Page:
Are my brothers okay?
Are my parents okay?
Are my cousins okay?
Are my friends okay?
I run through a roll call, a list in my head of my loved ones and check in. It’s something I usually do, but even more so now.
I knew that I was different growing up, different than a lot of kids in a lot of ways. Being a first generation Haitian American, I grew up knowing that I needed to work twice as hard to be successful and was taught that it was the only way to success. I was also taught the importance of treating everyone with respect, being friendly, and doing your best.
When I personally experienced racism for the first time, I was incredibly shaken up. I couldn’t identify that what was taking place was racism at first.
The older I get, the more and more I understand why my parents didn’t allow my brothers and I to go outside. Growing up, we were inside playing video games, reading, watching tv and rarely going outside to “hang out with friends”. My parents were always concerned about our safety and felt safest, felt most secure when we were all under the same roof. I see the same look of relief and smile come over their faces when my adult brothers and I are all at home to visit.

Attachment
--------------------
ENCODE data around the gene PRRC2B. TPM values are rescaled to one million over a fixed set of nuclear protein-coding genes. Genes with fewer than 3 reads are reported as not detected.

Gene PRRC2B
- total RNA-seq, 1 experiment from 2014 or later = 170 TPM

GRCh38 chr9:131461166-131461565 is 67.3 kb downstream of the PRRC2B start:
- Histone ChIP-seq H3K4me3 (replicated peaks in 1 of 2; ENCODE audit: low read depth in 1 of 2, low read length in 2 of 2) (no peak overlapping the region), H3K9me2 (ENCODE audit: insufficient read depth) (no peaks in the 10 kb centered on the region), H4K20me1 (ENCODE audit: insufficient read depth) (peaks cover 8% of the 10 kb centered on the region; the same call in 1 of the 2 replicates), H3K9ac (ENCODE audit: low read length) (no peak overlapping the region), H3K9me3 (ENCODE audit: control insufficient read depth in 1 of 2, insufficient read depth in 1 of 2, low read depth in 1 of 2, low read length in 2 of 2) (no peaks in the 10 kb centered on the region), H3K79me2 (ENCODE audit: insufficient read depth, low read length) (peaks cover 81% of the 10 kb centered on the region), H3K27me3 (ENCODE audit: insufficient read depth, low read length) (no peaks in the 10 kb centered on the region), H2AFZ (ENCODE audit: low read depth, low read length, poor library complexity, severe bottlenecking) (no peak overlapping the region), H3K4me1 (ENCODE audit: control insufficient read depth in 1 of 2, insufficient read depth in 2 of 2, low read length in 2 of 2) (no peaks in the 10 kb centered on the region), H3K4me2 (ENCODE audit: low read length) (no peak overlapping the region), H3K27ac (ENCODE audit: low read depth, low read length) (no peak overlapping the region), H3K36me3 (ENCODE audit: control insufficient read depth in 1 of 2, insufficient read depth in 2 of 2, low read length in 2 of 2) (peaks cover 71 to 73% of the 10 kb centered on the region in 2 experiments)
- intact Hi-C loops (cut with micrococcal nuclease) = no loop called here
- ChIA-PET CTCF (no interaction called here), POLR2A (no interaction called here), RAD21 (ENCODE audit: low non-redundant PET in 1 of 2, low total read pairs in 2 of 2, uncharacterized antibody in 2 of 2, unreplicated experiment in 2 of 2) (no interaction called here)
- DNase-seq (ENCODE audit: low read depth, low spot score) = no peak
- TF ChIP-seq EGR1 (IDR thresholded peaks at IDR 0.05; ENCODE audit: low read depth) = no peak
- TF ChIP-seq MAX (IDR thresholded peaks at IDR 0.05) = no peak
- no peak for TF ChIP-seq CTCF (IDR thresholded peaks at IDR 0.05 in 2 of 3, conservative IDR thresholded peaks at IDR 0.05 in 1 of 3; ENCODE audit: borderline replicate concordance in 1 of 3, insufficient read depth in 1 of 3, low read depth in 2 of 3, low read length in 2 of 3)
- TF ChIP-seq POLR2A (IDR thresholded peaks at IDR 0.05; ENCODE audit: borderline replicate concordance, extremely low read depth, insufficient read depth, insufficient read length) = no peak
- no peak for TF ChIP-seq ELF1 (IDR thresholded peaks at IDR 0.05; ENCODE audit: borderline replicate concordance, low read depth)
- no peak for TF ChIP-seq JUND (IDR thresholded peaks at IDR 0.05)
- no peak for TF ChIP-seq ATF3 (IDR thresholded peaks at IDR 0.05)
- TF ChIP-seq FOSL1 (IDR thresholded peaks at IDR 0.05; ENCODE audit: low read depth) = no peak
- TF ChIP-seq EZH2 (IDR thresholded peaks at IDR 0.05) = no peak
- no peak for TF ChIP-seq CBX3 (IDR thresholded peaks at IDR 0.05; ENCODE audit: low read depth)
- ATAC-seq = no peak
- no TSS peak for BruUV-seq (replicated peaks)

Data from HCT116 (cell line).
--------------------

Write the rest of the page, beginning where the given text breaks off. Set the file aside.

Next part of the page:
I see my brothers as loving, gentle, nerdy, musical geniuses. To the world, they’re just black men, a potential threat. Our skin is seen as a threat. And yet we operate in the world with a welcoming smile.
We enter spaces where we’re more than likely to be the only black person or one of a few and have to take on the weight of feeling as though we speak for all of them, and we also have to walk the line of fitting in so we don’t stand out too much.
I understand why my mom can’t sleep. I understand why my dad the gentle giant he is, tells us that we need to be cool, breathe and be nice. The older I get, the more enraged and tired I get.